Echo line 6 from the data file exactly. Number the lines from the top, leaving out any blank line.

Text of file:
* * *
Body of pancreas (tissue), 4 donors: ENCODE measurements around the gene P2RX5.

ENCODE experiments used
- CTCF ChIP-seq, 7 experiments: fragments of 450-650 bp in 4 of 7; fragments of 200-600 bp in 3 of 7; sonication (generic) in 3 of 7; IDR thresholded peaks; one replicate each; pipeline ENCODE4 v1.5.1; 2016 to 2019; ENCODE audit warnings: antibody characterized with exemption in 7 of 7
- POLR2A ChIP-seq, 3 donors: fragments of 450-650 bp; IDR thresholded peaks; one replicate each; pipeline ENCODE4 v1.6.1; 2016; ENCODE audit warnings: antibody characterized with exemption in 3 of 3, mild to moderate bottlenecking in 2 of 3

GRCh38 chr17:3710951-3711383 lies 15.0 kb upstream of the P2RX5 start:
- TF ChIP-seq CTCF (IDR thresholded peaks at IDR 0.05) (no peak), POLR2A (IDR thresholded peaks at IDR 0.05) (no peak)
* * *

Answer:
- TF ChIP-seq CTCF (IDR thresholded peaks at IDR 0.05) (no peak), POLR2A (IDR thresholded peaks at IDR 0.05) (no peak)